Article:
Wet Tail And 8 Other Common Health Problems In Hamsters

Wild hamsters are pretty hardy when it comes to survival, but a caged habitat can cause ‘Wet tail’ and some other health problems in pet hamsters.

Here are the 9 common health problems in hamsters:

1. Wet tail

Wet tail is quite common, especially in young hamsters, but the exact cause is still unknown. It can be very fatal, so take your hamster to a vet as soon as you notice symptoms.

Symptoms of wet tail include;

  • Diarrhea
  • Loss of appetite
  • Ruffled fur
  • Lethargy

Remember, diarrhea alone does not mean that your hamster has a wet tail. If its appetite and energy levels remain the same, the diarrhea is likely just a dietary issue and not a case of the wet tail in hamsters.

2. Respiratory infections

Respiratory infections can happen a lot in hamsters.

Symptoms include;

  • Sneezing
  • Wheezing
  • Shortness of breath
  • Runny eyes/nose
  • Loss of appetite.

If your hamster sneezes occasionally this is not a problem, you should only take them to the vet if you also notice some of the other symptoms.

3. Abscesses

Small cuts and scrapes can become infected and fill with pus, which can lead to abscesses. This is especially common on the cheeks, where harsh foods can cause small tears in the lining of the cheeks.

If you notice that your hamsters seem to constantly have food on their cheeks, take them to a vet to check for possible abscesses.

4. Diabetes

The Campbell’s dwarf hamster has by far the highest risk of diabetes, but it can occur in all species. If it does occur, it usually presents when the hamster is between 7 and 9 months old.

Diabetes in hamsters can be caused by; diet, stress, or a dirty cage.

To check for diabetes, look for signs of excessive drinking and urination. Also, check for trembling, shaking, and lower body temperature; See a vet as soon as you notice these signs.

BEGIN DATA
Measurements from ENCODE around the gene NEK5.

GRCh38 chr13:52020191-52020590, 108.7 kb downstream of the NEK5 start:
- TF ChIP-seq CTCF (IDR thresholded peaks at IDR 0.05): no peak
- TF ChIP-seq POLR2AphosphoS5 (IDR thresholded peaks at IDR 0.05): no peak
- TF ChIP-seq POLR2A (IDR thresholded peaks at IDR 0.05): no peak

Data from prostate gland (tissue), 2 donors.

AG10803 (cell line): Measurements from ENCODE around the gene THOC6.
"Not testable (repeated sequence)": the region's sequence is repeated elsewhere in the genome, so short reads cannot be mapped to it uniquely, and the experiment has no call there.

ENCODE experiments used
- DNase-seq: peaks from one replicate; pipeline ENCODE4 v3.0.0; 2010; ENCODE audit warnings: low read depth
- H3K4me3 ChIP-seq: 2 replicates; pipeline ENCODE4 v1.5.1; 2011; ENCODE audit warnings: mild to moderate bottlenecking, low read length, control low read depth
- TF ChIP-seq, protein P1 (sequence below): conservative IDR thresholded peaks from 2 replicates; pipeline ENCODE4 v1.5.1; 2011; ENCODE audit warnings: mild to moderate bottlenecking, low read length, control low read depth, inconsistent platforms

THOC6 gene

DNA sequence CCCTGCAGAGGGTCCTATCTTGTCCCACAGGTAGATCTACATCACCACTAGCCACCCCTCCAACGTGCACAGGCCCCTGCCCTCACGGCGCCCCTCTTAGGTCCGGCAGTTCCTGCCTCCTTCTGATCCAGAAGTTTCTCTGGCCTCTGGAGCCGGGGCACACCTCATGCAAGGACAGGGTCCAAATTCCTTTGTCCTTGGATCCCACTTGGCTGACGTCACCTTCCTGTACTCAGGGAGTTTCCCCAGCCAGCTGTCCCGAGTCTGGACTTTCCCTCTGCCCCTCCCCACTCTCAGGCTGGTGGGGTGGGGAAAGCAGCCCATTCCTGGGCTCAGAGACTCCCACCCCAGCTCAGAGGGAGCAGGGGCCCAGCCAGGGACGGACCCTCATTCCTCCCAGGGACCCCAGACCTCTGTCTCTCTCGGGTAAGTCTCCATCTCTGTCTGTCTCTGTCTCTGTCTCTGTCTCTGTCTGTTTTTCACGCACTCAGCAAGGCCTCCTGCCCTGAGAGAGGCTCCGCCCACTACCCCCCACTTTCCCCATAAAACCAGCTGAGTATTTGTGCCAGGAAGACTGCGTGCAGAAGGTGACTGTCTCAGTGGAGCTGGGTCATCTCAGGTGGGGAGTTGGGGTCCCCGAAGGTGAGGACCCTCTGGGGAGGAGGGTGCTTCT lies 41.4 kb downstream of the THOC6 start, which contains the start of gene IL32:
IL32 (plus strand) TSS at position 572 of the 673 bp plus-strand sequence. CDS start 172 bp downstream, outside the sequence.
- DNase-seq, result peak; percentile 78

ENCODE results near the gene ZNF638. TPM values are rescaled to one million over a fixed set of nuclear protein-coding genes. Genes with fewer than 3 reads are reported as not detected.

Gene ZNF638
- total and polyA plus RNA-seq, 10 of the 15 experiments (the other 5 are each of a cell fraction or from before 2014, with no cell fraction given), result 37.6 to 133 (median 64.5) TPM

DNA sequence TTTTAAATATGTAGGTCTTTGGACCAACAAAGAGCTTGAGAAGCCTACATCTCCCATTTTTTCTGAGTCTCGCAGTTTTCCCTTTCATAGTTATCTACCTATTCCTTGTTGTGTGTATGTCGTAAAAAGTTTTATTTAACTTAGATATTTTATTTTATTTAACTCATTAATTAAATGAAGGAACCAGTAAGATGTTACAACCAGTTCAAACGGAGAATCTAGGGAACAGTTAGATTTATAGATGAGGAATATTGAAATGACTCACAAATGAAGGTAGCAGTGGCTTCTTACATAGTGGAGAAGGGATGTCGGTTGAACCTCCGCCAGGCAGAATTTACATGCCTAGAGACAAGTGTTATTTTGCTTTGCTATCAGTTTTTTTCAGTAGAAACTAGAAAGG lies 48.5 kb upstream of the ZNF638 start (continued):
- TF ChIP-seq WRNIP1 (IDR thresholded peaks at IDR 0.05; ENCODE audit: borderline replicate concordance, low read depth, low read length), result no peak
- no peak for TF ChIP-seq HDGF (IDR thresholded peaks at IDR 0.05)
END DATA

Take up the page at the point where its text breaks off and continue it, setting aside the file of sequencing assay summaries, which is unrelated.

If left untreated, your hamster could go into a coma. While there is no treatment for hamster diabetes, you can switch to a sugar-free diet, which means there are no more store-bought treats as they often contain corn syrup or molasses.

5. Skin infections

Hamsters are prone to many skin problems including ringworm, mites, infected cuts/scrapes, and allergic reactions. All of these must be treated by a veterinarian.

The most obvious sign of a skin infection is excessive scratching. If you see your hamster scratching a lot, take him to the vet before the infection gets out of control.

6. Diarrhea

Diarrhea can be a common problem in hamsters. It usually means that the hamster has trouble digesting certain foods. If you feed them lots of fresh fruits and vegetables, wait a few days and go on a seed diet.

If the problem goes away after that, continue to avoid fresh fruits and vegetables or, at the very least, only feed them to your hamster once every few days.

7. Hibernation

If the room temperature drops below normal, the hamster will begin to hibernate. This means that it will lie very still and breathe very slowly.

Hibernation in hamstersMany owners mistakenly believe that the hamster is dead or dying. Always check if the temperature is lower than normal before assuming your hamster is dead. Re-adjusting the temperature will be enough to wake your hamster from hibernation.

8. Antibiotics

Many antibiotics are fatal to hamsters. Make sure the vet you visit specializes in hamsters and therefore treats them regularly.

Inexperienced vets can accidentally prescribe fatal antibiotics to hamsters.

9. Allergy to cedar or pine

Hamsters cannot tolerate this type of wood, which is surprisingly quite commonly used in store-bought cage beds. It can cause skin problems and breathing problems.